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If $ f $ and $ g $ are both even functions, is $ f $ + $ g $ even? If $ f $ and $ g $ are both odd functions, is $ f $ + $ g $ odd? What if $ f $ is even and $ g $ is odd? Justify your answers.

(i) If $f$ and $g$ are both even functions, then $f(-x)=f(x)$ and $g(-x)=g(x) .$ Now $(f+g)(-x)=f(-x)+g(-x)=f(x)+g(x)=(f+g)(x),$ so $f+g$ is an even function.

(ii) If $f$ and $g$ are both odd functions, then $f(-x)=-f(x)$ and $g(-x)=-g(x) .$ Now $(f+g)(-x)=f(-x)+g(-x)=-f(x)+[-g(x)]=-[f(x)+g(x)]=-(f+g)(x),$ so $f+g$ is an odd function

(iii) If $f$ is an even function and $g$ is an odd function, then $(f+g)(-x)=f(-x)+g(-x)=f(x)+[-g(x)]=f(x)-g(x)$

which is not $(f+g)(x)$ nor $-(f+g)(x),$ so $f+g$ is neither even nor odd. (Exception: if $f$ is the zero function, then

$f+g$ will be odd. If $g$ is the zero function, then $f+g$ will be even. .

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Campbell University

Oregon State University

Harvey Mudd College

Idaho State University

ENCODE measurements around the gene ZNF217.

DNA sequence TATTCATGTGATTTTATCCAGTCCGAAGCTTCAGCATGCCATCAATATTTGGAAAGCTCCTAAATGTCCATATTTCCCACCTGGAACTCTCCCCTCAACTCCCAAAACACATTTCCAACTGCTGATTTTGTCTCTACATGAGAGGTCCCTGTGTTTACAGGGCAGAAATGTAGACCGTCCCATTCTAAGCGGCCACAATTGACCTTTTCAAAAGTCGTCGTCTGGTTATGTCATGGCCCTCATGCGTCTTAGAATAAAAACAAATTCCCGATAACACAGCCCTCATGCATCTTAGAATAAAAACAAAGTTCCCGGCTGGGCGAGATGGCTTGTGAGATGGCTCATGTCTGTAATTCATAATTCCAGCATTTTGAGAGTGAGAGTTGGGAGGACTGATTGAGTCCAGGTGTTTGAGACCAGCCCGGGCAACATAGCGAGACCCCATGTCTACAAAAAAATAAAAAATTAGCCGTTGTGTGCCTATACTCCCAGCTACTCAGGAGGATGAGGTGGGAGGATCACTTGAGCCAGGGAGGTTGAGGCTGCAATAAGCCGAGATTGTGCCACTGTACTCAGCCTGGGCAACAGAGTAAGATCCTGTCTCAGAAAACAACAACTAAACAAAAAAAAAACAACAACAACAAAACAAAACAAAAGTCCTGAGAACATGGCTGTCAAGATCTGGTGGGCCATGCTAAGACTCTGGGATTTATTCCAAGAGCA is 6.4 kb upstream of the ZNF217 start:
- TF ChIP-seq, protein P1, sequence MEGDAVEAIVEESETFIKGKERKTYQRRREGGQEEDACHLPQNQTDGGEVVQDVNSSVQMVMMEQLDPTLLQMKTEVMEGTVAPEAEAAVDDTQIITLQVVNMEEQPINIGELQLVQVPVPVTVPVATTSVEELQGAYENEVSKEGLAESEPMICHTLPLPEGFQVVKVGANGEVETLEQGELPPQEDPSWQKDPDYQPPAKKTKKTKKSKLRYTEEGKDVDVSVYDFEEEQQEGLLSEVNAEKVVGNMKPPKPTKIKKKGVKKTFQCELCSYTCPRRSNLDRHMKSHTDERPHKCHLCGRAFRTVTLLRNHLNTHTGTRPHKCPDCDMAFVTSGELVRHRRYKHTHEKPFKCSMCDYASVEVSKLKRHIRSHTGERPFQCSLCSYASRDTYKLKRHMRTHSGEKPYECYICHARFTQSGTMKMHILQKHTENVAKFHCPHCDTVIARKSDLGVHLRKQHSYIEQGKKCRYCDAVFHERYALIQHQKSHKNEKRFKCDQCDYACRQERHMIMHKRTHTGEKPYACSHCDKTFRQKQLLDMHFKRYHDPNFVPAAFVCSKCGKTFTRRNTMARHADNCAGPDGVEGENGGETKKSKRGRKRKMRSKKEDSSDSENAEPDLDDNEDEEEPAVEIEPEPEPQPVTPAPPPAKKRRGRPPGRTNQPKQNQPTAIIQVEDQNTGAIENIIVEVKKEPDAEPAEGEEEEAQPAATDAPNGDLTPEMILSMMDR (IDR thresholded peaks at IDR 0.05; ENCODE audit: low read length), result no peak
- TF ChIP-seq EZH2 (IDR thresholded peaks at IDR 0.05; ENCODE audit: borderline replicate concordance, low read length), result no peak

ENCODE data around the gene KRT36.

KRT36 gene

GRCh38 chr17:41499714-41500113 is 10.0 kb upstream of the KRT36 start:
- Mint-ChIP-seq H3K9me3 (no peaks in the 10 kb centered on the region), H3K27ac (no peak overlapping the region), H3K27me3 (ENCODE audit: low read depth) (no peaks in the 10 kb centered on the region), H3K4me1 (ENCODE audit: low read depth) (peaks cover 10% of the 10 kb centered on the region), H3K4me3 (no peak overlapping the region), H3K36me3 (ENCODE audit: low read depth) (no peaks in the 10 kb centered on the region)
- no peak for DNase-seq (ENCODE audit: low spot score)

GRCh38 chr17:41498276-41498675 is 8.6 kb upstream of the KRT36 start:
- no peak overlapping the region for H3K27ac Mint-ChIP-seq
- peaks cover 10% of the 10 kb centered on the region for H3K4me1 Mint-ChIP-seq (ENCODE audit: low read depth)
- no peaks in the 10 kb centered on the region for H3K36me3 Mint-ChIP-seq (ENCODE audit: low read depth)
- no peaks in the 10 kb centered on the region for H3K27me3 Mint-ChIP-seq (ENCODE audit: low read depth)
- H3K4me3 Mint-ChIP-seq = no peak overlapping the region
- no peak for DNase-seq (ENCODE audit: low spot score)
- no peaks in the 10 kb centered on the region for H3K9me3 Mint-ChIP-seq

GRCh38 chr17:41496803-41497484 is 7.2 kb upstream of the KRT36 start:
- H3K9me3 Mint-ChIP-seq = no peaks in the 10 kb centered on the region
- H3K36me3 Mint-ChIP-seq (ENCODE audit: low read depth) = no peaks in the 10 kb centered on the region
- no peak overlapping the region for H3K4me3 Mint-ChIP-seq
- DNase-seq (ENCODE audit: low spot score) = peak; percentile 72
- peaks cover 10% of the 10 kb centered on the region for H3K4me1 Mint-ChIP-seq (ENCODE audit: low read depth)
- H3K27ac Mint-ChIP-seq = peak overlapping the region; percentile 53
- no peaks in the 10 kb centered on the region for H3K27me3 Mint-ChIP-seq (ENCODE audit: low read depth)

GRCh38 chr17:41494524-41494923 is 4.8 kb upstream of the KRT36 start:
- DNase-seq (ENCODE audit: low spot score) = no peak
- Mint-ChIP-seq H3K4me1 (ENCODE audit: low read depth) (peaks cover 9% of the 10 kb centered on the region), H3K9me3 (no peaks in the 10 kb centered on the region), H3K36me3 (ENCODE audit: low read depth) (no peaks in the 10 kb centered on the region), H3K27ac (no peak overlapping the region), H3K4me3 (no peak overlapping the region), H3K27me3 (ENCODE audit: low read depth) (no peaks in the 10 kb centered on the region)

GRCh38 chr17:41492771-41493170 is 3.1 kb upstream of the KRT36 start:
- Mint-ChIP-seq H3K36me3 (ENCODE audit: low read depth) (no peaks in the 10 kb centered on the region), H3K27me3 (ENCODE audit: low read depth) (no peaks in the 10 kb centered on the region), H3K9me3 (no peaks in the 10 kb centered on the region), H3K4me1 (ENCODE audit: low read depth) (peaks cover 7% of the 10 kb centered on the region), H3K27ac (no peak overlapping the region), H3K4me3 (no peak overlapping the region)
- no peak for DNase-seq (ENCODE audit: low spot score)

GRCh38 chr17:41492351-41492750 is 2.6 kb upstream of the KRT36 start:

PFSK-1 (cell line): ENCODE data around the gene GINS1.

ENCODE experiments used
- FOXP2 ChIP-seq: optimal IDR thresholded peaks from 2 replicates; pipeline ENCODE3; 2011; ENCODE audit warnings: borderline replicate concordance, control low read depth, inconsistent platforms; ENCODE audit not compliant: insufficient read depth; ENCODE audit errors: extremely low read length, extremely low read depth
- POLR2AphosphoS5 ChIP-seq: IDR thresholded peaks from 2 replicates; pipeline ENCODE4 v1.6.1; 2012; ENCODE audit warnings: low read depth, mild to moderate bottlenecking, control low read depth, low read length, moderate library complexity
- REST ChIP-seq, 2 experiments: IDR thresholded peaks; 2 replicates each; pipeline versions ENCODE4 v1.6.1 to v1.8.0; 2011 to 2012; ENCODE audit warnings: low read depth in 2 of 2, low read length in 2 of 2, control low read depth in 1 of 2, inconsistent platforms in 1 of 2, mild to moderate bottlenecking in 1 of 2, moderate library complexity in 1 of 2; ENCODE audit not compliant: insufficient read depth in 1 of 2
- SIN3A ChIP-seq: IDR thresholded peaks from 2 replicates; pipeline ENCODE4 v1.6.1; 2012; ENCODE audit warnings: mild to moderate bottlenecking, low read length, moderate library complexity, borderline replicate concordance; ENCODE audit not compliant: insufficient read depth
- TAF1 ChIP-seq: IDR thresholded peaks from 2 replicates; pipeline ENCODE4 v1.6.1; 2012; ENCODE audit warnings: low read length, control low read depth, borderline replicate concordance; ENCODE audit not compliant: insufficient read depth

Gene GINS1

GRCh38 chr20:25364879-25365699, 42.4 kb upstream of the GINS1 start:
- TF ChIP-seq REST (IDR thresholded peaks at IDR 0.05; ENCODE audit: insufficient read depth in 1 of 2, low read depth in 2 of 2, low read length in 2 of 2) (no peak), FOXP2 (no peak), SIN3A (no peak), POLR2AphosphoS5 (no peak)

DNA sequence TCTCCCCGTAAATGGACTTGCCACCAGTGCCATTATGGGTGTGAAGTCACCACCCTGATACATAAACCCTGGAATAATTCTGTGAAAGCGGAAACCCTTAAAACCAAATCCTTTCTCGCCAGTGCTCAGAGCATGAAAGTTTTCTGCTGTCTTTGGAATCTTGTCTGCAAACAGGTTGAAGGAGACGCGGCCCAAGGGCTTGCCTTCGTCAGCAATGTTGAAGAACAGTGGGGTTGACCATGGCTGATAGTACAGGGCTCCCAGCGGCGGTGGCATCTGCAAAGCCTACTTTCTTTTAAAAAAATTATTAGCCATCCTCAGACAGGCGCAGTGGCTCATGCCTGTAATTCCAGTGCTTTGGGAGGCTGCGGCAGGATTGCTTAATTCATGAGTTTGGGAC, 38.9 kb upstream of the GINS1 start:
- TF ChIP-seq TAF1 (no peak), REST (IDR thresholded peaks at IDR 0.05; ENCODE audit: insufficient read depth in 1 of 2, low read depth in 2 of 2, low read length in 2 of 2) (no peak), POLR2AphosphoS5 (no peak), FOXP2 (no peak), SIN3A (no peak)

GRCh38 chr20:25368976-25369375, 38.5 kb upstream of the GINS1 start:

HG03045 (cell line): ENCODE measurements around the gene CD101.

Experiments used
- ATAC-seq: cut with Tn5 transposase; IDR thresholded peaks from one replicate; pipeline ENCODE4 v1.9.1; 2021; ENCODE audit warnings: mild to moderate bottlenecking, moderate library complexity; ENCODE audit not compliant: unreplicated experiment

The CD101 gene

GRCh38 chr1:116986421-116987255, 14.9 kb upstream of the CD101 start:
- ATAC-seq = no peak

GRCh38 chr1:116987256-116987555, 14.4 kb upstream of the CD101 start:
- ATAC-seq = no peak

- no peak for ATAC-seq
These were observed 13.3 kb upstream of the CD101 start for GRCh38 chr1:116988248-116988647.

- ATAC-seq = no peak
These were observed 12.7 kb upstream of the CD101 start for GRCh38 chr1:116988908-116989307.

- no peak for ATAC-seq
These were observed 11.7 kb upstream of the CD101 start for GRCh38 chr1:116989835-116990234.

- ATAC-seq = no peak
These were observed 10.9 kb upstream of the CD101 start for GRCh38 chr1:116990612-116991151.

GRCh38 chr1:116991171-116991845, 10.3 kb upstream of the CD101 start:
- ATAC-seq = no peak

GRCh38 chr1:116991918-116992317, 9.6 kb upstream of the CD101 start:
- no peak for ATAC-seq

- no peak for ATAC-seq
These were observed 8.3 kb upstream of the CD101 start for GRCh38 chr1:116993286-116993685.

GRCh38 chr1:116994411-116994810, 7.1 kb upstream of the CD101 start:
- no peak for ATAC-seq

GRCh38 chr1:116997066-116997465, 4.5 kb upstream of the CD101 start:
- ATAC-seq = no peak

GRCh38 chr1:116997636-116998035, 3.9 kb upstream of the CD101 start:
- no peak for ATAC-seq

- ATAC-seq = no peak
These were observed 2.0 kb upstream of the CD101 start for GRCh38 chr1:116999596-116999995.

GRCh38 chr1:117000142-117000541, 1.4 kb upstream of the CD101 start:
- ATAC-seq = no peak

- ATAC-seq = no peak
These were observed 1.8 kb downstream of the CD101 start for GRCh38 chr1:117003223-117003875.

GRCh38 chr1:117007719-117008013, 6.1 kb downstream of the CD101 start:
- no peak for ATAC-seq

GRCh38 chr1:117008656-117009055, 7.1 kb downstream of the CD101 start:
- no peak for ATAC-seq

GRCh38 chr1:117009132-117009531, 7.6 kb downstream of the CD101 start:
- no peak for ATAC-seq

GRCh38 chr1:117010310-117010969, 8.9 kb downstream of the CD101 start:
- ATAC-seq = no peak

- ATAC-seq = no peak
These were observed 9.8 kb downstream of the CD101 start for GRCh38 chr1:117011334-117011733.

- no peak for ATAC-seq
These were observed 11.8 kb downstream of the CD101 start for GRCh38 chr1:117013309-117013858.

If F isn't even function, then we know that opposite X values have the same Y value, so f of X equals f of the opposite of X. If G is even then, opposite X values have the same y value. So we know that JIA Becks equals G of the opposite of X. So then what would have plus g b half of X plus g of X? Well, we could replace f of X with f of the opposite of X since they're equal. And then we could replace G of X with G of the opposite of X since they're equal. And so now we know that f of x plus g of X is equal to f of the opposite of X plus g of the opposite of X, which means that F plus G is also even. What if f Izod and G is odd? What about F plus G? So if F is odd than F of the opposite of X will equal the opposite of F of X, we could also say that the opposite of F of the opposite of X equals f of X. That's a mouthful. If she is odd same thing. G of the opposite of X is equal to the opposite of G of X. We multiply both sides by negative one. The opposite of G of the opposite of X is equal to G of X. So what about F Plus G? Half of eggs, plus G of X could be replaced with. We could replace F of X with the opposite of F of the opposite of X. And then we could replace G of X with the opposite of G of the opposite of X. And this If we want Teoh factor out, the negative would get the opposite of f of the opposite of X plus Jeep the opposite of X. So comparing this line and this line, we see that f plus G is odd. All right, so what if one of them is even in one of them? Is that if f is even then, f of X equals the equals f of the opposite of X? If G Assad, then g of X equals the opposite of G of the opposite of X. So what about F plus G half of X plus g of X? We could replace r F of X with f of the opposite of X. We could replace R G of X, with the opposite of G of the opposite of X. So we have f of the opposite of X minus G of the opposite of X that does not look equivalent to the original. That does not look like the opposite of the original, so it's neither on nor even.